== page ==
Review by Neversmile
The country of Italy should be proud.
The game is presented to the players with an extremely deep storyline continuing from the first game that often times question religion and even life. Think of it as The Da Vinci Code or Angels and Demons made into a game. Ironically Leonardo Da Vinci actually IS in this game and he plays an important role moving the story forward on several occasions. What other game can say that?! The game has a sort of 'swagger' that many other games don't have. Stemming from an original game, with minimal money to work with, this game delivers and impresses putting other games with a higher spending capacity to shame. The story is well written but there are missions and objectives that sometimes get confusing as to the reason why you must do them. You avenge your fathers death early in the game yet . . . you continue to kill the men above him because they are responsible in some confusing way. You continue to do this to the point where your final mission is to the kill the pope!? The game isn't clear cut in its purpose for certain missions at times. Assassin's Creed II takes place in mid 1400's and I'm more then certain that if someone from that time period were able to play this game they would commend the creators for the accuracy of the environments and historical events. Since the game does deal with the past heavily, there are points when the game will make you feel stupid if you don't know your history, which is discouraging to an extent.
The environments are extremely gorgeous. Italy has never looked more amazing. Monuments, buildings and landscapes are extremely faithful to the real life counterparts. The country of Italy should be proud. Characters on the other hand feel stiff. There are several graphical errors that keep this game from being one of the best of all time. Rag doll physics have never been a preference of mine and this game serves as the definition of why I do not like it. Camera angles during third person sequences are as they should be but in-game cutscenes are slightly unenjoyable when the NPCs become apart of the scene unexpectedly. What up with that? As much as I love the beautiful environments I feel as though they should have used some of that time towards character movements, models and physical features. Important characters looks are forgettable and for the most part seem as if they were just 'part of the crowd'. Often times I could not spot my assassination target because everyone pretty much had robes and beards. In my opinion, character modeling is more important than environments, I mean there are people who still enjoy NES games- the thing we all remember most are the characters and their features, not environments. As a gamer, all developers need to tell me is that the game takes place in Italy and I'll believe it- dont let main character models suffer from unappealing attires and graphical errors. There are miscues with weapons such as being able to cut the throat of an enemy with a hammer and a broom. You WILL run into graphical errors but after years of playing on older systems I am forgiving of any mistakes that occur.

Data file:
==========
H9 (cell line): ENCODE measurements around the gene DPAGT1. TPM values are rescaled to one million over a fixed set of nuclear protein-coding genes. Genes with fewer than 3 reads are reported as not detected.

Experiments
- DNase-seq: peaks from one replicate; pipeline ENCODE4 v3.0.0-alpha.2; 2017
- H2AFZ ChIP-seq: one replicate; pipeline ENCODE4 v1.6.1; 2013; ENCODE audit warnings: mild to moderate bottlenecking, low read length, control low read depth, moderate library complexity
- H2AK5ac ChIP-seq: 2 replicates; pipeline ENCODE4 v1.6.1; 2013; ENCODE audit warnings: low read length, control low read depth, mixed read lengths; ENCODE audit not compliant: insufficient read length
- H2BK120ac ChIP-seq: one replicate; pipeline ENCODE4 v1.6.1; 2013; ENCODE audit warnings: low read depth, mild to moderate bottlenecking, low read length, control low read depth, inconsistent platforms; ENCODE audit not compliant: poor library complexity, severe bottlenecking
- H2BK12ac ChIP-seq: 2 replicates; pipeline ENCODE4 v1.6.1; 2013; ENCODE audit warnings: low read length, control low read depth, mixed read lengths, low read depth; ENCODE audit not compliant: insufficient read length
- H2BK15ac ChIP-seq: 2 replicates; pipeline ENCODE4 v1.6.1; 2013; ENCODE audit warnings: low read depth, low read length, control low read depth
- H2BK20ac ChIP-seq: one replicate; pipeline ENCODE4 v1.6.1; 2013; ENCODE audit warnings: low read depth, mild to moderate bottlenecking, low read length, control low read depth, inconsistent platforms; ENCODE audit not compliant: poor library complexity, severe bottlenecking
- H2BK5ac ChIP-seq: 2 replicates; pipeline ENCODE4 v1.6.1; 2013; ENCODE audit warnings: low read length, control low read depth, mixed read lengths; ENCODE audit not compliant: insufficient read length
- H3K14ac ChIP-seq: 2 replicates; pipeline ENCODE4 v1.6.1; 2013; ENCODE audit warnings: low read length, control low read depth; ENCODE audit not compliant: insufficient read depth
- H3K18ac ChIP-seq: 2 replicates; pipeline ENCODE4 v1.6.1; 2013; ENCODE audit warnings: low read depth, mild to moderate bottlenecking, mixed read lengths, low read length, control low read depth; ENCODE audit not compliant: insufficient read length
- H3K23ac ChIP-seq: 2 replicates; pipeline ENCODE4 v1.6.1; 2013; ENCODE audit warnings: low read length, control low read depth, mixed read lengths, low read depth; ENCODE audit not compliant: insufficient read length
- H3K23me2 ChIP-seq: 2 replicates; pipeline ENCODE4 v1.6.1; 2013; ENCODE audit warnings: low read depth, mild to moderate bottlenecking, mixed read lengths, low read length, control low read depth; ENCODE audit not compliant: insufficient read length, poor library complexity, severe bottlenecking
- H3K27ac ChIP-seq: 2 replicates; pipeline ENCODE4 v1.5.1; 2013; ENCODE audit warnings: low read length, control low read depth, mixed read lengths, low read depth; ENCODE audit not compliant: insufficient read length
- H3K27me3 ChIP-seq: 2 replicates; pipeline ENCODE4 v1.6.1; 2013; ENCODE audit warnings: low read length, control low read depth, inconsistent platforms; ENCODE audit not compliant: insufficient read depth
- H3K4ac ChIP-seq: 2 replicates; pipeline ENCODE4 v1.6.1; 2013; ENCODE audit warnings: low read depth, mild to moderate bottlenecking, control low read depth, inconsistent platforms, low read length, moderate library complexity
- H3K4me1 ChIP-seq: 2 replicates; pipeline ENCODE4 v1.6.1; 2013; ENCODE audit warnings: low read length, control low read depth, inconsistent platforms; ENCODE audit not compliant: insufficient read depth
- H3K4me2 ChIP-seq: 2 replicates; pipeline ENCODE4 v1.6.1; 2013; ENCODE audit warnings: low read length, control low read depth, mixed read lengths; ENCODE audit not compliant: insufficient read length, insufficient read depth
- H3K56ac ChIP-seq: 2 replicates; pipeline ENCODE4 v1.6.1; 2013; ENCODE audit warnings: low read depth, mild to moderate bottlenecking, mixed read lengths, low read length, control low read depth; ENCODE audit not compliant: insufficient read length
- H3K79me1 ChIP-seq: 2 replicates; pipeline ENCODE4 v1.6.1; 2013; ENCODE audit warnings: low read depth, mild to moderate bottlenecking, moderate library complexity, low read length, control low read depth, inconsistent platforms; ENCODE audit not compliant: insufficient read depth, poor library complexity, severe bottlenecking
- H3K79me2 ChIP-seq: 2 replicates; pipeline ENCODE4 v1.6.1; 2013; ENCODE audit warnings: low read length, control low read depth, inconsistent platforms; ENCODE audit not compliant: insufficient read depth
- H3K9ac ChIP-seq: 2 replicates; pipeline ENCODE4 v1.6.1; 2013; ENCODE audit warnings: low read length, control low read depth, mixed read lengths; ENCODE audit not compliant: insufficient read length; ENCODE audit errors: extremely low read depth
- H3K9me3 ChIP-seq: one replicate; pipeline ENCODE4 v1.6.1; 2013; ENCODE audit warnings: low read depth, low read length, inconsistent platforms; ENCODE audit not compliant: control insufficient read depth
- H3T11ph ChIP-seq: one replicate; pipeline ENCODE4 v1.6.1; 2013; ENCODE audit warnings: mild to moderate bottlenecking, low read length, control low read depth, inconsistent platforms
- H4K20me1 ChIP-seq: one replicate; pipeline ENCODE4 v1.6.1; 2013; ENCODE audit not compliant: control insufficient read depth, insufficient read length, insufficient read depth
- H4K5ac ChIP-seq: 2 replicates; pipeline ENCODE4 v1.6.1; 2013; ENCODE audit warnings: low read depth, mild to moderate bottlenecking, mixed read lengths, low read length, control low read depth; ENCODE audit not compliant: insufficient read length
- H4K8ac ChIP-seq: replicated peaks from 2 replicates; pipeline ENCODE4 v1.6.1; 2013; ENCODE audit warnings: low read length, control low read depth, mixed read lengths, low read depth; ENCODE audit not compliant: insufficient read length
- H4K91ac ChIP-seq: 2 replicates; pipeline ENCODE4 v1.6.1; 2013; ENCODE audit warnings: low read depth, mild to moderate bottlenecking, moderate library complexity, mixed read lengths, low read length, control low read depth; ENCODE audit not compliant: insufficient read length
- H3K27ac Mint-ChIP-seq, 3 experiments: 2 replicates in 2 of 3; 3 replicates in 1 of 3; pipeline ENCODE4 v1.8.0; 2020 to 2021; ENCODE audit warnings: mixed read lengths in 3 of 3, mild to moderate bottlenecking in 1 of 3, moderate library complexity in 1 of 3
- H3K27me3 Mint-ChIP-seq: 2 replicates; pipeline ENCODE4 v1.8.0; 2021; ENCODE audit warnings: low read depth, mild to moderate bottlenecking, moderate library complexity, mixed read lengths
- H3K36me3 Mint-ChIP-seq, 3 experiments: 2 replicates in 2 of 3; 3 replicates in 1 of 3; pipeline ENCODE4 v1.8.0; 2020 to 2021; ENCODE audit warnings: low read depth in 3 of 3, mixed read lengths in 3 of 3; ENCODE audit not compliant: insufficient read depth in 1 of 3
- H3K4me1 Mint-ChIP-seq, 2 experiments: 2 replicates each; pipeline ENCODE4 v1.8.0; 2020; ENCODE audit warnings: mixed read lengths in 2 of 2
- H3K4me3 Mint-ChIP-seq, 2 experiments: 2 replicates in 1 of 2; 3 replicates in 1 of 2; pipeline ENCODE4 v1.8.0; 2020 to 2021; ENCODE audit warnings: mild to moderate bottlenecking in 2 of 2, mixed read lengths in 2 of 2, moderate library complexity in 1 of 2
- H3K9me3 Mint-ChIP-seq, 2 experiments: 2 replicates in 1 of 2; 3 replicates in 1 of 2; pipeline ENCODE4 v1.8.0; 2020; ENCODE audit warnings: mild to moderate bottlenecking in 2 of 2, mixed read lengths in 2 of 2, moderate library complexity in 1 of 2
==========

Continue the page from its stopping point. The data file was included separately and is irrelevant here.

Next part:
This game surprisingly has an extremely awesome soundtrack. I was pleasantly surprised to find the music to be nothing short of amazing. Nothing is better than when a game provides songs that you can claim as your favorite. The music really sets the tone and suits the game well. Voice acting has improved from the last game- but if you havent played the first Assassin's Creed then the voice acting is simply average. Ezio's voice matures through the game in a subtle impressive manner making it easier to feel as though you are growing with the character. I've played a lot of games and I can't recall a time when I could notice the main character's voice maturing with age- very impressive. Sound effects are . . . there. A sword hitting a sword makes the sound it should but nothing extravagant.
Gameplay is fun. I dont believe there is any other game that emulates climbing and scaling buildings in a better manner than Assassin's Creed II. Period. Running across rooftops is easy and simple. Assassinations are somewhat tricky but that is expected. Every assassination requires a different approach which encourages the player to use their brain for once. Controls outside of the main character; such as horse riding, ferrying gandolas, and maneuvering flying machines are terrible but thankfully the game doesn't require the player to become good at it. The fighting system is for the most part mediocre but at times entertaining. It is not the main focus of the game and you are not thrown into situations where you must fight more than twice. The fighting system is lacking but the game is called Assassin's Creed- not Fighter's Creed (or something along those lines). So if you assassinate your target successfully, as you should, you can go the whole game without partaking in unnecessary fights.
Lasting Appeal: 8.8/10
The games lasting appeal mostly takes place OUTSIDE the game where you talk about it to others. The game is pretty long and not something that can be beaten in a day. If you're a collector, you'll be at this game for a while. After you've completed the game though, there isn't much to do besides acquire feathers, or deliver letters, or race around the city. The game will leave you wanting more and sadly there is no more unless you buy the DS counterpart, which is where the game continues- but the gameplay simply isn't the same- literally. There is no two player sequences, you cannot replay missions and you cannot start a new game with bonuses. With all graphical errors aside this game is still better than most future games and is very unique for an original design and idea.
- Luis Henriques
Rating: 4.5 - Outstanding
Product Release: Assassin's Creed II (US, 11/17/09)
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